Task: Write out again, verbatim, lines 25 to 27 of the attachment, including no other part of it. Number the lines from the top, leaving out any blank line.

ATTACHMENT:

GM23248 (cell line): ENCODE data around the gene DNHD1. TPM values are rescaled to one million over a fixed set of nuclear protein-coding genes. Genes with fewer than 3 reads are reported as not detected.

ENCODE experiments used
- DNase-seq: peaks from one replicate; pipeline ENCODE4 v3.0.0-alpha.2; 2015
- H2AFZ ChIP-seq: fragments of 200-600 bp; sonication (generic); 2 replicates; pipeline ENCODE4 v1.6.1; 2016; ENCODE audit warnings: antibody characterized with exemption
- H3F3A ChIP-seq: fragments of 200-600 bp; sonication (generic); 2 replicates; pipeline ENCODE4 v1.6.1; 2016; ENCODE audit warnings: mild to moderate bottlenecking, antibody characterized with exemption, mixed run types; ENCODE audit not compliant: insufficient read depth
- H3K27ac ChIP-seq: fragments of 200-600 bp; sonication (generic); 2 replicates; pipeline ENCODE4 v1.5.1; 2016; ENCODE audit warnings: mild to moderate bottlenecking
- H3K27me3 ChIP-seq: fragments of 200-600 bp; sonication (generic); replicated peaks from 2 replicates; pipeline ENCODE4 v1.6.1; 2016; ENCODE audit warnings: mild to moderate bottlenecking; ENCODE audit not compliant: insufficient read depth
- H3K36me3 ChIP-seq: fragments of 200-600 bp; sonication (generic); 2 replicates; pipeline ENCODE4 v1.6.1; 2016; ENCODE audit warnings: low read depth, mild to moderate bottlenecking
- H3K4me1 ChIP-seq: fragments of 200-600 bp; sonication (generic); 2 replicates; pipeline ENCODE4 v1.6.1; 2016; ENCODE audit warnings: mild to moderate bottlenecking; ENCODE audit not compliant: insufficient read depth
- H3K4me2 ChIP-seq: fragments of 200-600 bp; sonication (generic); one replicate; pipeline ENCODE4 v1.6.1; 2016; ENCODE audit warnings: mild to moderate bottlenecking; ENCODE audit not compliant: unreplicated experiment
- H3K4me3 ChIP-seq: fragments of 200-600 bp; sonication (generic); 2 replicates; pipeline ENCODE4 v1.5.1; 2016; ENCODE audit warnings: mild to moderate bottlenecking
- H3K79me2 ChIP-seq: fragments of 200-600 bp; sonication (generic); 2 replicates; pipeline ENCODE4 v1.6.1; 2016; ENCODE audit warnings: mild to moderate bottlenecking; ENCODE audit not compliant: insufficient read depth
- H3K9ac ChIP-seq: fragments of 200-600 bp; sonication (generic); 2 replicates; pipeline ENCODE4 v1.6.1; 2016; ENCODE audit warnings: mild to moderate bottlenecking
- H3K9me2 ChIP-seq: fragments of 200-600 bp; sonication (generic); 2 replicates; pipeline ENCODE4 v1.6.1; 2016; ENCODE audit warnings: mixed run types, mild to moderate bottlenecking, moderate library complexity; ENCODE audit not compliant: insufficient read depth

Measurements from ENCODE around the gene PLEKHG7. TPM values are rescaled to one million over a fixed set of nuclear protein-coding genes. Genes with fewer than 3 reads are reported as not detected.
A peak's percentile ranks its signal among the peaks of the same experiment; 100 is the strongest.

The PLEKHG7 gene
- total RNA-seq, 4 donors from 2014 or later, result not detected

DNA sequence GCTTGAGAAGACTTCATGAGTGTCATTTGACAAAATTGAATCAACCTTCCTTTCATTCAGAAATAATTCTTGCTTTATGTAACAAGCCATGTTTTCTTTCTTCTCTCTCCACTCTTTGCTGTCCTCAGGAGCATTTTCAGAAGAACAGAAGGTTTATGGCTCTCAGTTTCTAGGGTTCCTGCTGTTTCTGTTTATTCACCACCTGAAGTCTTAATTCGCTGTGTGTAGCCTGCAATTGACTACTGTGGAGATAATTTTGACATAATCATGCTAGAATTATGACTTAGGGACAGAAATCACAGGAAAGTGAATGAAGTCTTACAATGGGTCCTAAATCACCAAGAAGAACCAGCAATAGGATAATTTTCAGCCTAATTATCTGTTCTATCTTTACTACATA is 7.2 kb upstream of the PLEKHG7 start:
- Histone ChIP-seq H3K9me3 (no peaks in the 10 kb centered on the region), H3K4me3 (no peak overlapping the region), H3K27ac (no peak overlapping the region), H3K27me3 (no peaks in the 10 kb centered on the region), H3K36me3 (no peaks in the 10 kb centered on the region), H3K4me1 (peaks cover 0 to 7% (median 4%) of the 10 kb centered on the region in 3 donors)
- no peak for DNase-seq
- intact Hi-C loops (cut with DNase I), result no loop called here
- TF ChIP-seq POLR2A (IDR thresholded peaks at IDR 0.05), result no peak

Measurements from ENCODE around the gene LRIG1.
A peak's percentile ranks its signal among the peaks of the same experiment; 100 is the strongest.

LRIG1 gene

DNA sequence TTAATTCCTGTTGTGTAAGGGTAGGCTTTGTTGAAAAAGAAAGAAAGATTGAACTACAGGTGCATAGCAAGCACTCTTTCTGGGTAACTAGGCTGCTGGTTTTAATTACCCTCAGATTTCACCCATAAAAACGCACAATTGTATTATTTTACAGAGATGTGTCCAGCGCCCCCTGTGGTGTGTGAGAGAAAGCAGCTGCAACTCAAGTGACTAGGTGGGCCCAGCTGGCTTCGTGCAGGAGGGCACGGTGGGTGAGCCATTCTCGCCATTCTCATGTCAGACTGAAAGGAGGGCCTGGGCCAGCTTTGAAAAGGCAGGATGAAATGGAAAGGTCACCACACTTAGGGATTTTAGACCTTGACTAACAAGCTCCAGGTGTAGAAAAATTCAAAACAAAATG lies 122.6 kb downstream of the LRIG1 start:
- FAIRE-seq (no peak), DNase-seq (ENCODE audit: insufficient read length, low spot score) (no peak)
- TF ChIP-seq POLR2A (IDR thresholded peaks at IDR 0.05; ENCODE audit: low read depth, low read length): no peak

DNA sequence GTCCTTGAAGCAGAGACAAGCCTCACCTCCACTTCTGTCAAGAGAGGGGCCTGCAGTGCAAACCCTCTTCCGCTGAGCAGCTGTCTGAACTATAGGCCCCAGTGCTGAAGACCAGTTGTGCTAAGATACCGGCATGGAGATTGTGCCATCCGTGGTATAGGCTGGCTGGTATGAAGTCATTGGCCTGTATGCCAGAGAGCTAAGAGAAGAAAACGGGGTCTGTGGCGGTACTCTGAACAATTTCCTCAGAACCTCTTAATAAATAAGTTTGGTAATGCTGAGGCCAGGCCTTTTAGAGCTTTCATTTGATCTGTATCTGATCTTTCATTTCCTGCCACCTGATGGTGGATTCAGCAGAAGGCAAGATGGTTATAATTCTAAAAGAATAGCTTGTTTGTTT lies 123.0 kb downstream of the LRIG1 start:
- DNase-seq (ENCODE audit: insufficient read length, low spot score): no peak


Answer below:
A peak's percentile ranks its signal among the peaks of the same experiment; 100 is the strongest.

LRIG1 gene

DNA sequence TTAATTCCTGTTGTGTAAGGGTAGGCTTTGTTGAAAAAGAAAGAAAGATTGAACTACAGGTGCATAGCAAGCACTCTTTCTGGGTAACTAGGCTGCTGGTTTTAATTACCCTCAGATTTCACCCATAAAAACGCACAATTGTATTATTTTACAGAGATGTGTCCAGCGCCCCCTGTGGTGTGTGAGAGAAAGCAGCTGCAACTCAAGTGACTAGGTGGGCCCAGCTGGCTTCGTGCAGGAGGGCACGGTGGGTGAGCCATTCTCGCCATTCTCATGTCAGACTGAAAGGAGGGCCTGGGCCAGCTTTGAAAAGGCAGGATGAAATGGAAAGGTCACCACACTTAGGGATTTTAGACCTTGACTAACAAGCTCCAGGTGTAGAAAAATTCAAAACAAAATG lies 122.6 kb downstream of the LRIG1 start: